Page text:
Clayton Dubilier & Rice LLC Chief Executive Officer Donald Gogel said dealmaking in the U.S. is being suppressed by hesitancy among corporate executives to put their money toward mergers and acquisitions.
The U.S. is in a “period of extreme caution on the part of most CEOs,” Gogel said today at the Bloomberg Dealmakers Summit in New York. “It’s a slower than usual dealmaking period, with private-equity dealmaking probably 50 percent below its peak.”
The so-called fiscal cliff of $607 billion in spending cuts and tax increases, set to start in January unless Congress intervenes, has provided a “cover” for executives to hold their cash until the uncertainty lifts, said Gogel. If Congress doesn’t act, taxes will go up and spending will be cut in January, probably leading to a recession, according to the Congressional Budget Office.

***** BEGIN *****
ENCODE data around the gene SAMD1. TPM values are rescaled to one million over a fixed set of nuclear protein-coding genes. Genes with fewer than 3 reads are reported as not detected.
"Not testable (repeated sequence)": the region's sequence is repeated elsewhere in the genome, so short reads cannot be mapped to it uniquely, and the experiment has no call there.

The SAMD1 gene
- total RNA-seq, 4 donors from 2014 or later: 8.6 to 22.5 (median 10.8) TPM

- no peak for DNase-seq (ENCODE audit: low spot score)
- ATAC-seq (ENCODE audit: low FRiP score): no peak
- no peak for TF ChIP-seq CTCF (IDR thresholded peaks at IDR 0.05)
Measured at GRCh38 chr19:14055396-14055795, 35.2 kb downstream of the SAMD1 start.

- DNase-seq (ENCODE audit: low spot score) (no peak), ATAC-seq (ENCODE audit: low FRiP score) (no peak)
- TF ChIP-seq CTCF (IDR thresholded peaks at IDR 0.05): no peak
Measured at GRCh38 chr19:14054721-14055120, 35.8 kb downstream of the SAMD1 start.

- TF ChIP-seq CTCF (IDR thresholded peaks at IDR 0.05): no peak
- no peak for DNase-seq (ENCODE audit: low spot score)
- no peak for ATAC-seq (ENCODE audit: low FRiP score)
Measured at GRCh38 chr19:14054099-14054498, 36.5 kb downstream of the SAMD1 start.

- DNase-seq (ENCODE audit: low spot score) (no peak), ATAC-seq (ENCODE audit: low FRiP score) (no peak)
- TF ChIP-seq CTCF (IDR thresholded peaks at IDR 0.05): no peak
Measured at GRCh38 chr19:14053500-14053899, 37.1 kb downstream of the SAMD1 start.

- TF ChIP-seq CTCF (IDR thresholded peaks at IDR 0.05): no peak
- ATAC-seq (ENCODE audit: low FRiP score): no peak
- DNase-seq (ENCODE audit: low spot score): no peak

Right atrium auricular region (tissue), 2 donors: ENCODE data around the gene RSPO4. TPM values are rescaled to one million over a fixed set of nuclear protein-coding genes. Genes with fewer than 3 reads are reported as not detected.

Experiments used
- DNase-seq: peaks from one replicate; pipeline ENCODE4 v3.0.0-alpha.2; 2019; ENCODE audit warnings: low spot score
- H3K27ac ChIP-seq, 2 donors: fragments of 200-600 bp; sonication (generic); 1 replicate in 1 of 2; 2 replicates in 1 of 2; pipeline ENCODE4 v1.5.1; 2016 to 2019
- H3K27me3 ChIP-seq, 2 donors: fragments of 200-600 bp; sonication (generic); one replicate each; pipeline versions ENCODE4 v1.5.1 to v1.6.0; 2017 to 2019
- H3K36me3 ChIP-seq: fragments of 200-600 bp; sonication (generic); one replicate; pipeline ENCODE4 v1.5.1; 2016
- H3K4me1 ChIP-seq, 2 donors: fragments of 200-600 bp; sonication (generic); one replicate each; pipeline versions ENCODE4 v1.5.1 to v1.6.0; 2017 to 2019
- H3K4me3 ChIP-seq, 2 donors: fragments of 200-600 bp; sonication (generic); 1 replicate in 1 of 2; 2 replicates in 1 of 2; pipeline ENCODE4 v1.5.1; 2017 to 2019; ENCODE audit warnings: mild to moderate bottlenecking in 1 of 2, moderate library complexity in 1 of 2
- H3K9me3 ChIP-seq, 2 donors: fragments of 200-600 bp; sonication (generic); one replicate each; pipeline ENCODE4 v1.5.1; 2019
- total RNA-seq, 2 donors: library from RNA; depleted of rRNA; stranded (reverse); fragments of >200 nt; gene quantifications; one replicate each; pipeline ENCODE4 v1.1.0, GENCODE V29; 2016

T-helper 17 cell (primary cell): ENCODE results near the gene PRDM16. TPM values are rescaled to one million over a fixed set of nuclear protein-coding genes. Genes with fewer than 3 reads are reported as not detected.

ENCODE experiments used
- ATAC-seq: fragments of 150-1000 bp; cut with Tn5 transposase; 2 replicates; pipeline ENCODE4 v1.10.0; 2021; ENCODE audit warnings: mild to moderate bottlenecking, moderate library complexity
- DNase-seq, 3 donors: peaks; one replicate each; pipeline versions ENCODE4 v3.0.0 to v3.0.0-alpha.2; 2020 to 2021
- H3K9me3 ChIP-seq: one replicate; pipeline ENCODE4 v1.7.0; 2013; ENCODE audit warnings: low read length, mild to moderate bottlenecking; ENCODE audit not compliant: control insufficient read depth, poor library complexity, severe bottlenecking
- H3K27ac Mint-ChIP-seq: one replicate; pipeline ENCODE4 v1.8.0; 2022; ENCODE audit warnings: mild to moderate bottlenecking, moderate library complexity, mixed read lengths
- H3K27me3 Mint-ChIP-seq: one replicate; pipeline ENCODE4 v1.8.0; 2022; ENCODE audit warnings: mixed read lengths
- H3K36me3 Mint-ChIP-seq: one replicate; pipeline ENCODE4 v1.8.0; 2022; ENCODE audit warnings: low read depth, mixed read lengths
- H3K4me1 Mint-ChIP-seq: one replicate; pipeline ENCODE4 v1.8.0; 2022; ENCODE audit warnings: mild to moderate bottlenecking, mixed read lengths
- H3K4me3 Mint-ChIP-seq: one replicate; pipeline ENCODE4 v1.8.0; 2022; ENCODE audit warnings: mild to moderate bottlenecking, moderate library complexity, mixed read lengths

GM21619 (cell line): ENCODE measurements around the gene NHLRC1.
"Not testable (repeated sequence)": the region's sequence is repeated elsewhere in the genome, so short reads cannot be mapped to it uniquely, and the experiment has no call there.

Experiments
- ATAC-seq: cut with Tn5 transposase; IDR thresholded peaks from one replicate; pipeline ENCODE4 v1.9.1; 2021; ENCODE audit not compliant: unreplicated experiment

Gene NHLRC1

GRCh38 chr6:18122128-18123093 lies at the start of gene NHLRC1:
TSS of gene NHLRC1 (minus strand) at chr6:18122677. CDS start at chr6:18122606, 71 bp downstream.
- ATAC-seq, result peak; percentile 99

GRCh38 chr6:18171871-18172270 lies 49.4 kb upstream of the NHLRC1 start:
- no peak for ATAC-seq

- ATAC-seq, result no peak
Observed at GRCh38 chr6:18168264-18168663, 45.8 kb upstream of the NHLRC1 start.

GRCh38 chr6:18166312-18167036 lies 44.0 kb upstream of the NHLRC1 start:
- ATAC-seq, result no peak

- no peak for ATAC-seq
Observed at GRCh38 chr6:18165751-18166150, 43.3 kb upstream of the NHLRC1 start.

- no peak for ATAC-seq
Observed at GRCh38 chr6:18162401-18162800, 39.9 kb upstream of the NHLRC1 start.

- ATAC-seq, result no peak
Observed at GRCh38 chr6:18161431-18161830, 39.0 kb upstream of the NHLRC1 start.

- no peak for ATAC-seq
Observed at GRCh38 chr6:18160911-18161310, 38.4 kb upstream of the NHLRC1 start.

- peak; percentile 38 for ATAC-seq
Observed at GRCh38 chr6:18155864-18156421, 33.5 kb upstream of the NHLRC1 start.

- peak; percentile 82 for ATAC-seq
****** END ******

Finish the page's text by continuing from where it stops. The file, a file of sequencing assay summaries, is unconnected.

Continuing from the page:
Global mergers and acquisitions slumped in the third quarter to a level not seen since the aftermath of the financial crisis, with companies announcing $466 billion of takeovers, according to data compiled by Bloomberg. Buyout firms had in aggregate more than $1 trillion of “dry powder,” or committed capital yet to be invested, at the end of 2011, according to research firm Preqin Ltd.
“There’s still activity, but it’s just not the same frenetic” drive to get deals done or to get them done this year, Gogel said of private-equity managers. “As a result, firms are having a little more trouble deploying some of that capital.”